For children reaching adulthood, the excitement of impending independence can be tempered by worries. What career will I choose? How will I support myself? Will I really be able to succeed? But for 17 year-old Jade, the list of concerns is much longer. Jade was diagnosed with spina bifida before she was born, and with adulthood comes the shift from pediatric care to adult care.

The transition of neurology care from pediatric specialists to adult specialists is far more involved than finding a new doctor. As Jade explains, “My doctors literally saved my life.” There are practical concerns as well as emotional concerns that must be considered. Issues like Jade’s led the Child Neurology Foundation to convene a multi-specialty panel that created a consensus statement on the role of the child neurologist in the transition.

The panel recognizes that evidence for successful transition models is lacking, so they encourage further research into the process, with suggested outcome measures for investigators. In the interim, they offer eight principles that should guide the transition from child to adult neurological care.

Principle One

Discussions about the transition to adult care should begin with the child and caregivers prior to the child’s 13th birthday. This allows ample time for understanding the need for transition. It also allows the care team to work with the child to develop understanding of specific medical conditions and to build self-management and self-advocacy skills.

The panel emphasizes the importance of an “office transition policy outlining the practice’s approach to health care transition.”

Principle Two

An assessment of the child’s self-management skills should occur at 12 years of age and be repeated annually. This includes children with intellectual disabilities, who may be able to develop self-management skills to varying degrees.

Principle Three

Transition planning and discussion occurs annually with the patient and caregivers, preferably during dedicated appointments.

Principle Four

By age 14 the team is discussing the expected legal competency of the child when he or she reaches adulthood. They help build an understanding of the required legal documents that will assure a seamless transition to adult care. This is one of the biggest concerns for Jade’s mom, Tami, who has made a second career of managing this aspect of her daughter’s care. “There are so many little details she needs to understand…insurance, Medicare. How will changes to Obamacare affect things?”

Principle Five

By age 14 a comprehensive transition plan is developed, addressing medical, self-care and self-management needs. It incorporates all necessary individuals—the youth, caregivers, health care providers, community services, legal professionals, educational and vocational professionals. This is ideally coordinated by the healthcare provider that serves as the patient’s medical home.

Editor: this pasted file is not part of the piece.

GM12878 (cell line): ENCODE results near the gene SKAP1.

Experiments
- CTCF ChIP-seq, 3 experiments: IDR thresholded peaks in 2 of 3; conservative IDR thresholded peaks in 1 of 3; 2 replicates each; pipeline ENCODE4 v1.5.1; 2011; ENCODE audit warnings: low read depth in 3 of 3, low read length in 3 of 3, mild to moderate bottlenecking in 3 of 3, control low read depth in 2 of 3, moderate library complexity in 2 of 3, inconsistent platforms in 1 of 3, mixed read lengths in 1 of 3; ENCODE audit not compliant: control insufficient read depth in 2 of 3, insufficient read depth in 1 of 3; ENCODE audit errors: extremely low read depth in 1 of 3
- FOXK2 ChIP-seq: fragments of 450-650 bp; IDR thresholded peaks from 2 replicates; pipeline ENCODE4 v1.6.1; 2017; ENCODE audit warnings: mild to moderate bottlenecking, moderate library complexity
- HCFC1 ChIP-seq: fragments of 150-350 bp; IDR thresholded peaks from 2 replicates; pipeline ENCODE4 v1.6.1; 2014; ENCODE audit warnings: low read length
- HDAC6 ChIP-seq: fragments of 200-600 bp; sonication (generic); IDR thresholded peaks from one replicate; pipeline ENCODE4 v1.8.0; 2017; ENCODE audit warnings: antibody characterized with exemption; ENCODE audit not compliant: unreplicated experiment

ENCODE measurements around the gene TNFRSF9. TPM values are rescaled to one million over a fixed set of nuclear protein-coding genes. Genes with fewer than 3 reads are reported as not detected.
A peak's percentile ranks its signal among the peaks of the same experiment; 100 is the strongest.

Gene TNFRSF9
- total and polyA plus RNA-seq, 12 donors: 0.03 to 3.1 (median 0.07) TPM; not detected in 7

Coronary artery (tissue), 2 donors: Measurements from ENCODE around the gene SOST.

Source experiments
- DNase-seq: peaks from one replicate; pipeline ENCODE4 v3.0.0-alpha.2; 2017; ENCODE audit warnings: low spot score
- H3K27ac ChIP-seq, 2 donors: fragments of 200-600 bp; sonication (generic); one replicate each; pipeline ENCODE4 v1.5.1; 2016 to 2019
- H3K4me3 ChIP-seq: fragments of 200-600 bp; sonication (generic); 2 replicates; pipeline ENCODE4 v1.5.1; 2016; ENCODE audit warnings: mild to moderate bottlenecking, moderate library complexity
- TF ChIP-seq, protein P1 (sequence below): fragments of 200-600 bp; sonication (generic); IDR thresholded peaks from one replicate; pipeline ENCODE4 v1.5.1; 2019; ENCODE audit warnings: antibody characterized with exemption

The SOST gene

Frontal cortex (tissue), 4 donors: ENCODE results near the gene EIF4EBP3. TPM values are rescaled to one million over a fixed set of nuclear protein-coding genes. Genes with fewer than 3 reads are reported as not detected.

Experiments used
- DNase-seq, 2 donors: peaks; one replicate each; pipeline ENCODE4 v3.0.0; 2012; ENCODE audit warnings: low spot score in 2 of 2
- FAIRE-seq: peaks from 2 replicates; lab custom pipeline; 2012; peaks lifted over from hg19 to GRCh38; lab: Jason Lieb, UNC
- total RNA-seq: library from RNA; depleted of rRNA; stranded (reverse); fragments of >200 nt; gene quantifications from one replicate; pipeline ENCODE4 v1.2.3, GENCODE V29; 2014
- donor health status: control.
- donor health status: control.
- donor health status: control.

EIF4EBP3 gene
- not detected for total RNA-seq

Principle Six

The pediatric neurology team identifies the neurological component of the plan, ensures it is appropriate, and reviews and updates it annually.

Principle Seven

The child neurology team works with the child and caregivers to identify adult providers for specific neurological conditions. This should happen in advance of the time of transfer. Identifying these providers one to two years in advance is beneficial in reducing the stress associated with transfer for the child and caregivers both.

Principle Eight

The pediatric neurologist communicates with adult health care providers to assure that the transfer has occurred successfully. This is another area that Tami feels strongly about. “We are the holders of the information, but we aren’t doctors,” she explains. Pediatric caregivers often work closely together and each knows what the other is doing. But as an adult, Jade will have to communicate what each specialist’s plan is to others involved with her care. “Help us know what we need to tell others. Don’t assume we know,” Tami adds.

Whether you are a pediatric or adult neurologist, an understanding of the components of a well-planned transition to adult care offers the patient the best chance at a successful transfer of care. Starting early, communicating frequently with other specialists and with the patient, and listening to the patient’s concerns will smooth the process for all involved.